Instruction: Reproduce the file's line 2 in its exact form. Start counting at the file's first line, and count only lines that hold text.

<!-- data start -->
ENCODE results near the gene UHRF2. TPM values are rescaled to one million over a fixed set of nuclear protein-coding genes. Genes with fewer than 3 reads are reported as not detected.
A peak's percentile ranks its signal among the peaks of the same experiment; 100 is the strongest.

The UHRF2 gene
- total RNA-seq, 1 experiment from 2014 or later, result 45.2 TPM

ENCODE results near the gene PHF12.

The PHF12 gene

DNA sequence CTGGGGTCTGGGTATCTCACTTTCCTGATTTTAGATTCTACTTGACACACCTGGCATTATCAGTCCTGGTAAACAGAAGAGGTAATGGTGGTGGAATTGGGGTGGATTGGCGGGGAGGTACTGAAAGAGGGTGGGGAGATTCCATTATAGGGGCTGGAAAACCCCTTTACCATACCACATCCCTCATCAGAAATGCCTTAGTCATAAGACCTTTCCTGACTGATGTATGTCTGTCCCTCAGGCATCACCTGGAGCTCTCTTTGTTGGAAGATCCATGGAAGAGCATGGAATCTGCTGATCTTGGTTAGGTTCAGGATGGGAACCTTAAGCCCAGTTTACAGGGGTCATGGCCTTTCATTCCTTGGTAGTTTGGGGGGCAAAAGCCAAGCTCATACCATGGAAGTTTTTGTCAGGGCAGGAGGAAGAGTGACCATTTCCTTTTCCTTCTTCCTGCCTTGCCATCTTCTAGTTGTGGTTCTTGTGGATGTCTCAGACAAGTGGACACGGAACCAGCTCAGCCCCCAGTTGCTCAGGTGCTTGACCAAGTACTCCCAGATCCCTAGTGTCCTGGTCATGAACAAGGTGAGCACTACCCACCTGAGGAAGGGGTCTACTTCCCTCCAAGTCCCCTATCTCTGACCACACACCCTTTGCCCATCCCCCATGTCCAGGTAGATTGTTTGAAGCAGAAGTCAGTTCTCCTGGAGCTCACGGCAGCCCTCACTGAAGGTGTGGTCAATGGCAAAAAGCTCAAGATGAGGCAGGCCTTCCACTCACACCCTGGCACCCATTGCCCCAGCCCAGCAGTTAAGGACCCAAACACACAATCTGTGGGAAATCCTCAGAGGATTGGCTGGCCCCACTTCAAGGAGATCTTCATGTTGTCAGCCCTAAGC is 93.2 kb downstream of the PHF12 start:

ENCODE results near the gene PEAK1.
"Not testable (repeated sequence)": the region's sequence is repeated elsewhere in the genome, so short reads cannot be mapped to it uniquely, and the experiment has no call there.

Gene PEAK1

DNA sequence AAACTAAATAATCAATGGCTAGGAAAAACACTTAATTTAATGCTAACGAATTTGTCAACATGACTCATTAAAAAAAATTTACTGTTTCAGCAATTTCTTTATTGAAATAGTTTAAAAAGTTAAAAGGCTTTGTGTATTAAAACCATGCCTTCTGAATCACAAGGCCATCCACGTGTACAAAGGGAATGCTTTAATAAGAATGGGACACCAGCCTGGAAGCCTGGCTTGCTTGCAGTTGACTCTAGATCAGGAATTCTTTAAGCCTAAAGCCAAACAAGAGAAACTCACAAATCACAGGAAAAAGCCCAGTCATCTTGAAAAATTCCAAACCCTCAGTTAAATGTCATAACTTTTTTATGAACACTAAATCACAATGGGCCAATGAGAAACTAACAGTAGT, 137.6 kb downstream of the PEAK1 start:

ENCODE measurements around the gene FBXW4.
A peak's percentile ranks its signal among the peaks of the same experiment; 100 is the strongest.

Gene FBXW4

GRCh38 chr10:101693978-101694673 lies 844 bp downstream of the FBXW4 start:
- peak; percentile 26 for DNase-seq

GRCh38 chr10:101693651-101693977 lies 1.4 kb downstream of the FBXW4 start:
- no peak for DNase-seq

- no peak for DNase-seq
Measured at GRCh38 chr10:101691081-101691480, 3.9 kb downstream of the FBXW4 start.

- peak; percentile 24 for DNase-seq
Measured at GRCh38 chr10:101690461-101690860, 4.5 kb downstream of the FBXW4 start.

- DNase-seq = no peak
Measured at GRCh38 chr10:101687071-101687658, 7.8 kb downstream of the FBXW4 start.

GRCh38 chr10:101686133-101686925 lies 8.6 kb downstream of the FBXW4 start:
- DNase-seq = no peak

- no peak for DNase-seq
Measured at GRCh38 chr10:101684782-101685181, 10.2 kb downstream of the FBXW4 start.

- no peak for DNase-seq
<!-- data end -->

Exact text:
A peak's percentile ranks its signal among the peaks of the same experiment; 100 is the strongest.